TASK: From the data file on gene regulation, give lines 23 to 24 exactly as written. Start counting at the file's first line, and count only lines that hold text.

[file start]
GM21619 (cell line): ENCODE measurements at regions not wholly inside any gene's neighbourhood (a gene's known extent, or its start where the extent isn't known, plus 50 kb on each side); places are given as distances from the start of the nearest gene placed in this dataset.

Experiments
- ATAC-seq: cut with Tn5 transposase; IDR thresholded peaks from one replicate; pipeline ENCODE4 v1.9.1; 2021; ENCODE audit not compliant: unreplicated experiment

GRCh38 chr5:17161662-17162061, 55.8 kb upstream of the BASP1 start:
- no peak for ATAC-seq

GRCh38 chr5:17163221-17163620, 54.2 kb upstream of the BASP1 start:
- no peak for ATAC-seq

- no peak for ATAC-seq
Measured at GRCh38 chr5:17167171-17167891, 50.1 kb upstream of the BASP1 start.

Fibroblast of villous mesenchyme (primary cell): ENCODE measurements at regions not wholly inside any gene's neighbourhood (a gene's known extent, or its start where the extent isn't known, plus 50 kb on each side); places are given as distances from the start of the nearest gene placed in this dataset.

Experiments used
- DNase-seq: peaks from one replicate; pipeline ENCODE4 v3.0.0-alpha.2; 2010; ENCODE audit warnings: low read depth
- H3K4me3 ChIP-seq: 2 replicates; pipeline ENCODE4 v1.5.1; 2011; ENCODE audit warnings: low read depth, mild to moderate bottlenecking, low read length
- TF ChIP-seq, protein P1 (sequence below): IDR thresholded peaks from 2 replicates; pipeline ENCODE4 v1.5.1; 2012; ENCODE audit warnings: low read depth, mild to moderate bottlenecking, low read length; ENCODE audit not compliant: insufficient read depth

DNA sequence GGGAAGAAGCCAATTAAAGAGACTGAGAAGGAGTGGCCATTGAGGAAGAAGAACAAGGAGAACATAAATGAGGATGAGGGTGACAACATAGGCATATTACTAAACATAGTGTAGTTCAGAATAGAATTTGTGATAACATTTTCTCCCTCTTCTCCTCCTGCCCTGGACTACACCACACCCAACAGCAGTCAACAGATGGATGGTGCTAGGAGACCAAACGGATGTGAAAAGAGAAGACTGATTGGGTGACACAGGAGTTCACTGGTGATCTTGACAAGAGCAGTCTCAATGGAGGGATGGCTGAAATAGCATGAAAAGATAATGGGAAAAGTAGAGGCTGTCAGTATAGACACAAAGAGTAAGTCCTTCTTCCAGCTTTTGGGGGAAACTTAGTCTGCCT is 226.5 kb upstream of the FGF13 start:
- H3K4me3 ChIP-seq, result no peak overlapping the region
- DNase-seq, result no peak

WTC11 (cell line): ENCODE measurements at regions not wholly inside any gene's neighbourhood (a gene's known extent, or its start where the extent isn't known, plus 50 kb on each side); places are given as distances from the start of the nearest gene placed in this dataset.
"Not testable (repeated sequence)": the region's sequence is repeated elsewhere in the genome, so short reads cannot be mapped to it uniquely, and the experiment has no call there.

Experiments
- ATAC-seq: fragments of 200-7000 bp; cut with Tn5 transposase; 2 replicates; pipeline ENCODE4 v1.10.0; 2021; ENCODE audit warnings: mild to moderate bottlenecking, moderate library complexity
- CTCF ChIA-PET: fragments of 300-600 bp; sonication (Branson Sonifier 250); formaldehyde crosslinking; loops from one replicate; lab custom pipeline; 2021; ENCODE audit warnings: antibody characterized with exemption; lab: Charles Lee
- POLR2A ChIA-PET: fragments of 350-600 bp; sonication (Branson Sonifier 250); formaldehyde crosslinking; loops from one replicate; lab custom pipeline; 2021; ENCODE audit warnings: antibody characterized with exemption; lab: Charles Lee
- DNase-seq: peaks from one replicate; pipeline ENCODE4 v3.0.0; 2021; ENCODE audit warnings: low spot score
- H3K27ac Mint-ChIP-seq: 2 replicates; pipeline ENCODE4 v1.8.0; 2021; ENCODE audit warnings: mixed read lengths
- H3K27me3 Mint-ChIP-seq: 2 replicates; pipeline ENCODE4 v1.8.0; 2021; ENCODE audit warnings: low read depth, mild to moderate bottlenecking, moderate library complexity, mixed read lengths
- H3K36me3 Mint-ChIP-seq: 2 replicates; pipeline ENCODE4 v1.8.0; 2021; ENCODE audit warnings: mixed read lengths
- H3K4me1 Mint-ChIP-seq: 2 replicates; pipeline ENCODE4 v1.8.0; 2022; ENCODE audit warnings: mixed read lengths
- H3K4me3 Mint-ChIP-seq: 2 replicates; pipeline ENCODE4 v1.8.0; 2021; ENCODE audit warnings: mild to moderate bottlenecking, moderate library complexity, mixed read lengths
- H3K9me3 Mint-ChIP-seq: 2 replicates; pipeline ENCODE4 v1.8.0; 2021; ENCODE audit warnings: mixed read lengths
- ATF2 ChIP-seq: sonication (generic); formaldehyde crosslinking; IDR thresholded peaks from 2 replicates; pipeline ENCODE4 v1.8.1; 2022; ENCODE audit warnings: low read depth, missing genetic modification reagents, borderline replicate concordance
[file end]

- POLR2A ChIA-PET: fragments of 350-600 bp; sonication (Branson Sonifier 250); formaldehyde crosslinking; loops from one replicate; lab custom pipeline; 2021; ENCODE audit warnings: antibody characterized with exemption; lab: Charles Lee
- DNase-seq: peaks from one replicate; pipeline ENCODE4 v3.0.0; 2021; ENCODE audit warnings: low spot score